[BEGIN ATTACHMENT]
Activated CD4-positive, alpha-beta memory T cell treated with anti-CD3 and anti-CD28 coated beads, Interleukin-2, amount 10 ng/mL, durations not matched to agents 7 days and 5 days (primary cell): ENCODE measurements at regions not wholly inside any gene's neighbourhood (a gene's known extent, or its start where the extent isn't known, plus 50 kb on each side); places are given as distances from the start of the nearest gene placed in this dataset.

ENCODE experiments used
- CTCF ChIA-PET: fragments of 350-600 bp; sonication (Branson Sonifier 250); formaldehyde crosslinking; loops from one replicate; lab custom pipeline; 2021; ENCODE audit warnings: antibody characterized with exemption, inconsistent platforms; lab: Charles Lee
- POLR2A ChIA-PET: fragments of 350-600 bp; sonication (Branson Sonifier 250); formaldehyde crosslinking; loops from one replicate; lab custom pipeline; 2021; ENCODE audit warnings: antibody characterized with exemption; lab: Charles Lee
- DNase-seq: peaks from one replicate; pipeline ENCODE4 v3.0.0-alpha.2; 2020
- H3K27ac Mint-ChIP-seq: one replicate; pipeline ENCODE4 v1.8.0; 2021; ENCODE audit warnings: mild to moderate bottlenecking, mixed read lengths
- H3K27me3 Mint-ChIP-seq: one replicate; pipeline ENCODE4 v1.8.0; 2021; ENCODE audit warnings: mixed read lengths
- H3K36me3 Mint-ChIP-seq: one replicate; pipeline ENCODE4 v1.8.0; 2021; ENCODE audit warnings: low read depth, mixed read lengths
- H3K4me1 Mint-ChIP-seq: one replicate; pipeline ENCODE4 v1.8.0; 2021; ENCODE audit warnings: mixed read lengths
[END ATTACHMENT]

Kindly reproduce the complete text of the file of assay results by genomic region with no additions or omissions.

Activated CD4-positive, alpha-beta memory T cell treated with anti-CD3 and anti-CD28 coated beads, Interleukin-2, amount 10 ng/mL, durations not matched to agents 7 days and 5 days (primary cell): ENCODE measurements at regions not wholly inside any gene's neighbourhood (a gene's known extent, or its start where the extent isn't known, plus 50 kb on each side); places are given as distances from the start of the nearest gene placed in this dataset.

ENCODE experiments used
- CTCF ChIA-PET: fragments of 350-600 bp; sonication (Branson Sonifier 250); formaldehyde crosslinking; loops from one replicate; lab custom pipeline; 2021; ENCODE audit warnings: antibody characterized with exemption, inconsistent platforms; lab: Charles Lee
- POLR2A ChIA-PET: fragments of 350-600 bp; sonication (Branson Sonifier 250); formaldehyde crosslinking; loops from one replicate; lab custom pipeline; 2021; ENCODE audit warnings: antibody characterized with exemption; lab: Charles Lee
- DNase-seq: peaks from one replicate; pipeline ENCODE4 v3.0.0-alpha.2; 2020
- H3K27ac Mint-ChIP-seq: one replicate; pipeline ENCODE4 v1.8.0; 2021; ENCODE audit warnings: mild to moderate bottlenecking, mixed read lengths
- H3K27me3 Mint-ChIP-seq: one replicate; pipeline ENCODE4 v1.8.0; 2021; ENCODE audit warnings: mixed read lengths
- H3K36me3 Mint-ChIP-seq: one replicate; pipeline ENCODE4 v1.8.0; 2021; ENCODE audit warnings: low read depth, mixed read lengths
- H3K4me1 Mint-ChIP-seq: one replicate; pipeline ENCODE4 v1.8.0; 2021; ENCODE audit warnings: mixed read lengths